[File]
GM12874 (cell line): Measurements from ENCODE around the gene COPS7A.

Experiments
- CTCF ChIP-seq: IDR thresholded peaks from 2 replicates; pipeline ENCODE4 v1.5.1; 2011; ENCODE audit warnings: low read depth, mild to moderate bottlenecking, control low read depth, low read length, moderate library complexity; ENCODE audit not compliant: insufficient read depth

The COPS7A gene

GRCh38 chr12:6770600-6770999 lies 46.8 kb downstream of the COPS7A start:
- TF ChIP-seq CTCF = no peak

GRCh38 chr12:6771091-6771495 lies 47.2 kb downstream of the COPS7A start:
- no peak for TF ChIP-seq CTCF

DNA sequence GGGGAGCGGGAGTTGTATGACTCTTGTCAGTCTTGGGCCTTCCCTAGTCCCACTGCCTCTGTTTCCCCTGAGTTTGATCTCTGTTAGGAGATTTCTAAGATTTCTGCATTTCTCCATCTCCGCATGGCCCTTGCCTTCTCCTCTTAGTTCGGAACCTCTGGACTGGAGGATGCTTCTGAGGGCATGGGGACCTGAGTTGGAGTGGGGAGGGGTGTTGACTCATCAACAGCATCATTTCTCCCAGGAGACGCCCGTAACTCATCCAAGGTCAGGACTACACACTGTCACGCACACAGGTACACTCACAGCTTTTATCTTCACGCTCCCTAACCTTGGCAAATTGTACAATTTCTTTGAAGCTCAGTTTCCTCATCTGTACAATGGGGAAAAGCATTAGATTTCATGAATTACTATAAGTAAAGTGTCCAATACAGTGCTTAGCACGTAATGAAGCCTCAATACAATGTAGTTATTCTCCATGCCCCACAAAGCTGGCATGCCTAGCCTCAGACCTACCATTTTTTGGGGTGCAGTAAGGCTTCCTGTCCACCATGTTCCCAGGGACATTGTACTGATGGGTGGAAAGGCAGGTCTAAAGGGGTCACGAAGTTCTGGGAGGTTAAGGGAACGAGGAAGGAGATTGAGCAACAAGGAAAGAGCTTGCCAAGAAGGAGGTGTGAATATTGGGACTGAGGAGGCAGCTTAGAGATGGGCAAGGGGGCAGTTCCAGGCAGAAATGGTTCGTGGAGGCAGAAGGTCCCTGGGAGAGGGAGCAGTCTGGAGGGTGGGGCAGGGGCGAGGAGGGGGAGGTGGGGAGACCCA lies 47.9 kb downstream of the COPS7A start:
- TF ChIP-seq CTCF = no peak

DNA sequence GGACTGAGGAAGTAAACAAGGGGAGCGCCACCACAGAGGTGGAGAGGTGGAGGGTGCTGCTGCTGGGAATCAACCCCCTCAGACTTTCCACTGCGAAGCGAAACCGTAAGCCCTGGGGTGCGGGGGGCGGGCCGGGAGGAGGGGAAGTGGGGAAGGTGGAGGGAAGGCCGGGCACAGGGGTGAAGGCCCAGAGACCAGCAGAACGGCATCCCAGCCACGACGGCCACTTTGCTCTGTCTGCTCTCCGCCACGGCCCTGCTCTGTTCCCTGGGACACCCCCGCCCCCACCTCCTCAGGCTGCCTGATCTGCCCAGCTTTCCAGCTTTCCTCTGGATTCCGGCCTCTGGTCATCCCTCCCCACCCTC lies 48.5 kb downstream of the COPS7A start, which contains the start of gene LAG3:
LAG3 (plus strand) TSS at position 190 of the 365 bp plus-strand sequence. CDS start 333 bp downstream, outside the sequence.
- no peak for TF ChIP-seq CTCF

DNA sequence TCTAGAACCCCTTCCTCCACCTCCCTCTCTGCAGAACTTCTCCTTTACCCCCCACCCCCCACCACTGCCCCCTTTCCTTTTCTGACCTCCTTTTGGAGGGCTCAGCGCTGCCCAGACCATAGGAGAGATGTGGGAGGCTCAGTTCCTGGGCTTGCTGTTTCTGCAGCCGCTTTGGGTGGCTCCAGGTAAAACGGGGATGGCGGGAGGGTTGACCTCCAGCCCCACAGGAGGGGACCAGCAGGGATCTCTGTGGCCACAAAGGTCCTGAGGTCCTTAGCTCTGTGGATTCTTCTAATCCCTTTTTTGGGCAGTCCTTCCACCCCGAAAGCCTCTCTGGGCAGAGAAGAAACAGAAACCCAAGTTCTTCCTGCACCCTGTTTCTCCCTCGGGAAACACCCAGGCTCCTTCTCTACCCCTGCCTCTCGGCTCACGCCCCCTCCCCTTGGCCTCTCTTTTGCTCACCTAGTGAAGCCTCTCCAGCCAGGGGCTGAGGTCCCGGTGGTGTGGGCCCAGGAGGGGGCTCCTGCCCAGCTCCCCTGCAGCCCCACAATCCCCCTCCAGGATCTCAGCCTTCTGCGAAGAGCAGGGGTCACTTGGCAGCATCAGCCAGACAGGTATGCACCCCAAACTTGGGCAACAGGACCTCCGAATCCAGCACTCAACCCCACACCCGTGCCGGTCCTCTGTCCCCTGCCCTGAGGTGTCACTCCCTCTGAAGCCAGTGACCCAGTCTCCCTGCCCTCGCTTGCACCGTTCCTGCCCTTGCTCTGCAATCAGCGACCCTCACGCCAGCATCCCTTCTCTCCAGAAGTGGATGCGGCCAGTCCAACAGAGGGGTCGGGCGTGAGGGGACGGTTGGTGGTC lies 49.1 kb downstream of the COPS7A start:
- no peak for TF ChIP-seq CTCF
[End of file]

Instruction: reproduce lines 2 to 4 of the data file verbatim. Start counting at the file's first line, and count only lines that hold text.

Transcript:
Experiments
- CTCF ChIP-seq: IDR thresholded peaks from 2 replicates; pipeline ENCODE4 v1.5.1; 2011; ENCODE audit warnings: low read depth, mild to moderate bottlenecking, control low read depth, low read length, moderate library complexity; ENCODE audit not compliant: insufficient read depth

The COPS7A gene